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Formulation of olfactory-targeted microparticles with tamarind seed polysaccharide to improve nose-to-brain transport of drugs
- Yarragudi, Sasi B., Richter, Robert, Lee, Helen, Walker, Greg F., Clarkson, Andrew N., Kumar, Haribalan, Rizwan, Shakila B.
- Carbohydrate polymers 2017 v.163 pp. 216-226
- breathing, drug formulations, drugs, electron microscopy, humans, models, nasal mucosa, permeability, pharmacokinetics, physicochemical properties, polymers, polysaccharides, spray drying, swine, tamarinds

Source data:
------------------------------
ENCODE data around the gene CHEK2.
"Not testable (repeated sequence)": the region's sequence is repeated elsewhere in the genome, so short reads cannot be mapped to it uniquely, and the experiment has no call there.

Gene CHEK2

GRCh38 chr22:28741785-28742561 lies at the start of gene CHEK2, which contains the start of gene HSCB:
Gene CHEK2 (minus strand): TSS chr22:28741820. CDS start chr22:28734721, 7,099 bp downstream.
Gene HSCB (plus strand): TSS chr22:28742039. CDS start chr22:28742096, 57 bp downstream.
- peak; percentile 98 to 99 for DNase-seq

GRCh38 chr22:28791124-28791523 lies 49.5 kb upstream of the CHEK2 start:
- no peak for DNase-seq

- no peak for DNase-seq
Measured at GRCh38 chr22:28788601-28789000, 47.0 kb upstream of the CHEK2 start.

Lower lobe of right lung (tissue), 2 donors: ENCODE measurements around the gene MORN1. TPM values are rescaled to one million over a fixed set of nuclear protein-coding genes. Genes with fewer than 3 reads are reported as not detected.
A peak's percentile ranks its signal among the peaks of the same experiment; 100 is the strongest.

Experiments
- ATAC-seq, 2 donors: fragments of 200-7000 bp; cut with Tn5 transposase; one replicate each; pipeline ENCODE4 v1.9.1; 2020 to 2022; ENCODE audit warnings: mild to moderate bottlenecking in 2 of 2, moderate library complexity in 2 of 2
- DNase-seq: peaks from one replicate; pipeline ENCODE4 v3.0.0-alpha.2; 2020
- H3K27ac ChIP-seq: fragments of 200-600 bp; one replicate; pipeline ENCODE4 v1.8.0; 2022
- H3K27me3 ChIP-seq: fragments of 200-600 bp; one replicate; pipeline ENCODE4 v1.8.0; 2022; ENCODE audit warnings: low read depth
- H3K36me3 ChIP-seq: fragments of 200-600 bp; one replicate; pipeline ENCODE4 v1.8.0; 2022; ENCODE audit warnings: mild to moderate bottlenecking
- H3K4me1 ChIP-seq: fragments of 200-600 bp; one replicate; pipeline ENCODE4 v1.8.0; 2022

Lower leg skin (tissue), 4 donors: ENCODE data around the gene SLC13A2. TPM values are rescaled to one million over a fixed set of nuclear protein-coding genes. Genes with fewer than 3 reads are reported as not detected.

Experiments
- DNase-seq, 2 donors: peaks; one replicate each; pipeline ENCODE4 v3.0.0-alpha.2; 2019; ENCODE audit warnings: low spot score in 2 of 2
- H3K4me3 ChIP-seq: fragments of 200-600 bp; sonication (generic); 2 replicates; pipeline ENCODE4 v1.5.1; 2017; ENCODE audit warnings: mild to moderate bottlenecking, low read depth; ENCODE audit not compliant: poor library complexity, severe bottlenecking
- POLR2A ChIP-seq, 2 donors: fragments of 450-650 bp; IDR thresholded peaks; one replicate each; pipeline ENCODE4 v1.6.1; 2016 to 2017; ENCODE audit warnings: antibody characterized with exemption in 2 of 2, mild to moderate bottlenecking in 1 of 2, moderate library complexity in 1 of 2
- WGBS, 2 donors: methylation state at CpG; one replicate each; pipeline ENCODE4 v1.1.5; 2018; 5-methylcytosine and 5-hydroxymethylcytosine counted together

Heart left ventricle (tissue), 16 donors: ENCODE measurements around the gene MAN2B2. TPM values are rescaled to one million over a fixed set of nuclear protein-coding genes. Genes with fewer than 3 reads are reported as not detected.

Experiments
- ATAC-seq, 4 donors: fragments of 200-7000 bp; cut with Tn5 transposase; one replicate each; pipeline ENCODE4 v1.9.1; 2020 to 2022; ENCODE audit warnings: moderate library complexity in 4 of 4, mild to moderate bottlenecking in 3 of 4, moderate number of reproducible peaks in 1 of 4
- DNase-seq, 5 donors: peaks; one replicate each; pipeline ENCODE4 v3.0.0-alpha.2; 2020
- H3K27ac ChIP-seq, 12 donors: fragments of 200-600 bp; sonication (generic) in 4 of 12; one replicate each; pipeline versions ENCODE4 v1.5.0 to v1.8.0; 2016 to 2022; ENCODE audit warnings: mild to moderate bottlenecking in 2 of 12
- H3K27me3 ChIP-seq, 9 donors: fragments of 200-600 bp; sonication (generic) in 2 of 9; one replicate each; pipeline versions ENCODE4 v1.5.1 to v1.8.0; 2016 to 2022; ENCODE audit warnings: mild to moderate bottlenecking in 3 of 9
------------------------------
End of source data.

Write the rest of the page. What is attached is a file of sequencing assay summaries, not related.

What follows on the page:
- Targeted delivery and retention of drug formulations in the olfactory mucosa, the target site for nose-to-brain drug absorption is a major challenge due to the geometrical complexity of the nose and nasal clearance. Recent modelling data indicates that 10μm-sized microparticles show maximum deposition in the olfactory mucosa. In the present study we tested the hypothesis that 10μm-sized mucoadhesive microparticles would preferentially deposit on, and increase retention of drug on, the olfactory mucosa in a novel 3D-printed human nasal-replica cast under simulated breathing. The naturally occurring mucoadhesive polymer, tamarind seed polysaccharide (TSP) was used to formulate the microparticles using a spray drying technique. Physicochemical properties of microparticles such as size, morphology and mucoadhesiveness was investigated using a combination of laser diffraction, electron microscopy and texture-analysis. Furthermore, FITC-dextrans (5–40kDa) were incorporated in TSP-microparticles as model drugs. Size-dependent permeability of the FITC-dextrans was observed ex vivo using porcine nasal mucosa. Using the human nasal-replica cast, greater deposition of 10μm TSP-microparticles in the olfactory region was observed compared to TSP-microparticles 2μm in size. Collectively, these findings support our hypothesis that 10μm-sized mucoadhesive microparticles can achieve selective deposition and retention of drug in the olfactory mucosa.